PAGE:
By Brad Reynolds

When Jim Dolan was signing up for classes at Montana State, the line for ag was shorter than the line for art—at least, that’s the joke he tells. In truth, he’s always loved agriculture. He never imagined the success he’s found as an artist.

“I thought I’d end up working for the USDA or something like that,” he remarks.

Dolan came to the Treasure State for college in 1966. At that time, MSU registrations were completed through a catalog, which was reprinted with updates every four years. Dolan was a Californian and thereby required to pay an out-of-state tuition fee, listed in the catalog as $90 per quarter; however, when he arrived at Bozeman, he was informed that the fee had recently been increased to $180 per quarter—twice what he was prepared to pay.

“I was putting myself through college. I sold my car because I couldn’t afford it. I was working full time at 70 cents an hour,” he explains.

Desperate, he went before an administrative committee to challenge the fees.

“They asked, ‘Why do you think you shouldn’t pay?’ I said, ‘It wasn’t in the catalog, and I plan on living the rest of my life in Montana and being an asset to this state,’” Dolan remembers. “They looked around at each other and said, ‘Tell you what, we’re going to make you an in-state student,’ and they dropped all my fees. I thought somewhere along the line, I’d pay them back for what they did for me.”

In Dolan’s senior year, his parents and three brothers moved up to Montana. The family’s California winery was full-up with relatives, each with their own idea of how the business should be run. A small ranch near Belgrade was more desirable by comparison.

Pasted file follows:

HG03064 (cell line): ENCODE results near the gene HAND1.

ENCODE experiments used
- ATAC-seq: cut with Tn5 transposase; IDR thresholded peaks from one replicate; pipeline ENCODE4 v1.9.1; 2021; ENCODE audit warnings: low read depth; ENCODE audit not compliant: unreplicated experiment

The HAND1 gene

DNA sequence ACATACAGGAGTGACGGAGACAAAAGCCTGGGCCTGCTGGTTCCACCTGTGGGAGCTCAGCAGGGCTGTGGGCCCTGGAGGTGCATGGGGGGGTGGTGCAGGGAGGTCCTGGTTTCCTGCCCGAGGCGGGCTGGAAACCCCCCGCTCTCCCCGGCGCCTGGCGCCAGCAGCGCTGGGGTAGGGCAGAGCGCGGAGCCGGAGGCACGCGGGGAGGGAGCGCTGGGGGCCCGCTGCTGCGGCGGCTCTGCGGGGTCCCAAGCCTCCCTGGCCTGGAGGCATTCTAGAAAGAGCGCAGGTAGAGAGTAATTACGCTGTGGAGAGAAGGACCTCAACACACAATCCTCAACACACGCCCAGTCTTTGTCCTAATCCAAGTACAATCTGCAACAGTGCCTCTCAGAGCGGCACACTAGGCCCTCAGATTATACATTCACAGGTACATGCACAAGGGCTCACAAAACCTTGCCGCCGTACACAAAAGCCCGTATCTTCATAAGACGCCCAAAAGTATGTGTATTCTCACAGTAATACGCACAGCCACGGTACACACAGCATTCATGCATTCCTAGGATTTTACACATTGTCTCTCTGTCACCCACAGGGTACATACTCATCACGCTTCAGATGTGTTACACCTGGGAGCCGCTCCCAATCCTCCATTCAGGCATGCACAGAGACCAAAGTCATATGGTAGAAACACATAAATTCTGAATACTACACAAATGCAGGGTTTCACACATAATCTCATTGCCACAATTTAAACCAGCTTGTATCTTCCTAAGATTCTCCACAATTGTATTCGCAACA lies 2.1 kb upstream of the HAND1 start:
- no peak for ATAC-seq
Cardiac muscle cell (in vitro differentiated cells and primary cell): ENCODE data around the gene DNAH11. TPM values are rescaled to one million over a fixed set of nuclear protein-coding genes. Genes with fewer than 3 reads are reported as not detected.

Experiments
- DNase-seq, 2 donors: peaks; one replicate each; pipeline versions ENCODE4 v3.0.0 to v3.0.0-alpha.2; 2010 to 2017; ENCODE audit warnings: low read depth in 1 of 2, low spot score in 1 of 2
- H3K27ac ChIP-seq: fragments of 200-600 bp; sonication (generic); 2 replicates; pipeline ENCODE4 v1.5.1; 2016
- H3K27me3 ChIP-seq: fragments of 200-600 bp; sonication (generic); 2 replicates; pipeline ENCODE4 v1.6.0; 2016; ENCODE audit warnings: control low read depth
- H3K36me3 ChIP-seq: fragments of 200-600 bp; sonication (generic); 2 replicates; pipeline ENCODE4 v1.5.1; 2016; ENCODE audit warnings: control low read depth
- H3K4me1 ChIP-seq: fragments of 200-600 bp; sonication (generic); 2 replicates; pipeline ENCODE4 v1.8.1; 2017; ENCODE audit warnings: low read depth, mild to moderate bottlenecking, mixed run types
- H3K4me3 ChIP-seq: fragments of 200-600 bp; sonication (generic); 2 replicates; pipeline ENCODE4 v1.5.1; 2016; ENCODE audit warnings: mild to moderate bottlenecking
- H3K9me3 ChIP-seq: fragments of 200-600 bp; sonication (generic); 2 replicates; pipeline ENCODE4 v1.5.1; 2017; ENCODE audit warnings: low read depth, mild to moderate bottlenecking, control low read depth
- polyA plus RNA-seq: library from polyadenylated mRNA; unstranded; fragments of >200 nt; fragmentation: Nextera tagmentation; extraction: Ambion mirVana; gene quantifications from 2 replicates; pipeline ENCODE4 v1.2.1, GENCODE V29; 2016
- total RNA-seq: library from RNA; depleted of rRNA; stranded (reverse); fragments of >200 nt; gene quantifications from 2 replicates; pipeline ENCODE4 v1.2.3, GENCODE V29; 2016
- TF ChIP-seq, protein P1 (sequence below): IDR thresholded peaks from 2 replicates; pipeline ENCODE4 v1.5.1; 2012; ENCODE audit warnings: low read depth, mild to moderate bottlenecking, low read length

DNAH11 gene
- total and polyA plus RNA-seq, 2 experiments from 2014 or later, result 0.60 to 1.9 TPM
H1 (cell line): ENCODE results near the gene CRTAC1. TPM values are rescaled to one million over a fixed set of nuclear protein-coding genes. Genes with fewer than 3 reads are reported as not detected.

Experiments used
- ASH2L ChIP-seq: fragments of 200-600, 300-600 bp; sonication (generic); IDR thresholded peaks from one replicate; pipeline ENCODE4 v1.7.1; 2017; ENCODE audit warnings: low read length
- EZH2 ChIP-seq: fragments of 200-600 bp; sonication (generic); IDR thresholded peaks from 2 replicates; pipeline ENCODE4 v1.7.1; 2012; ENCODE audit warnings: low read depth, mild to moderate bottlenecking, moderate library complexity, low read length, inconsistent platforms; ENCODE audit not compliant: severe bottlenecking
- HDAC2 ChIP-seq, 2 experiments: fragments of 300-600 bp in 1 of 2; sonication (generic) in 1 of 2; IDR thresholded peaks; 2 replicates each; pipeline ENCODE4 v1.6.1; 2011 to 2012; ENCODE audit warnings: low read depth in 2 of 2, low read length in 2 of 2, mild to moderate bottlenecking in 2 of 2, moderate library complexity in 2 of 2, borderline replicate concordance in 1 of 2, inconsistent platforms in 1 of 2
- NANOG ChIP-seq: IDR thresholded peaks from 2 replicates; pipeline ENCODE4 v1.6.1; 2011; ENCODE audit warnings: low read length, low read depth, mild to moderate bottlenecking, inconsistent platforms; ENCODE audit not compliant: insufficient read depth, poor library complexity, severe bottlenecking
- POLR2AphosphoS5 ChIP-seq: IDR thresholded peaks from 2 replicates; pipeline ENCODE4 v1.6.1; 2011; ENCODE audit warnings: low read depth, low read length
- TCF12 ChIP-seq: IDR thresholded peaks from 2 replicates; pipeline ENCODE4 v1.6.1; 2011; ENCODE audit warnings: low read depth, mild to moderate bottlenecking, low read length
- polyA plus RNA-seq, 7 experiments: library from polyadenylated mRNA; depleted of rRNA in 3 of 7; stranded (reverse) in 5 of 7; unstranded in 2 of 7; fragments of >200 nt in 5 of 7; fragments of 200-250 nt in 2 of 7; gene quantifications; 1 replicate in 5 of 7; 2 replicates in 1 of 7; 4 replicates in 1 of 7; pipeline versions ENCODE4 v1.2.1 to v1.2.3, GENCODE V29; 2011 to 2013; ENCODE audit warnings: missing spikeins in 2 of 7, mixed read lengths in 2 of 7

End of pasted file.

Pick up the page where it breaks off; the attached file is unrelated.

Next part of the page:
Dolan helped his folks out on the ranch, but he knew it would never be big enough to support them all. In 1972, he developed his passion for metalwork into a career, becoming a full time metal artist.

Forty years later, on his 64th birthday, Dolan finally envisioned a gift worthy of the people of Montana—a thank you for all that the state has afforded him in life. He set to work, and one year later unveiled his creation: 39 metal horse sculptures overlooking Highway 287 at Three Forks.

“Dean and Hope Folkvord, who owned Wheat Montana, offered up the land. In 2013, the horses were placed there over a three-day period with a forklift,” Dolan explains.

Each of the 39 horses is designed and positioned as it might appear in nature, with personality and interaction. A dozen have moveable heads on ball bearings. All have manes and tails of unraveled polyester rope, which flutter in the wind.

Though the horses are lifelike, they are not “realistic.” Dolan’s sculptures are works of impressionism, stretched and skewed to emphasize the elegance of the animals.

Each is blue-gray, which is where the title of the installation—Bleu Horses—comes from.

“When I was setting up a website for the horses, the domain ‘Blue Horses’ was taken. They wanted $5,000 for it. The French spelling ‘bleu’ was only $15,” he says of his decision to name them.

Dolan still regularly visits his creations, stopping every two to three weeks to lovingly untangle their manes and tails. He encourages everyone to drive by and enjoy the herd. These sculptures are, after all, his gift to you.

At 71, he still has big plans for future projects. One (which he cannot discuss at this time) is to honor Montanans, their culture, and their history on an even larger scale than the Bleu Horses.

“Eventually age will get to me,” he says with a laugh, “but I haven’t accepted that yet.”

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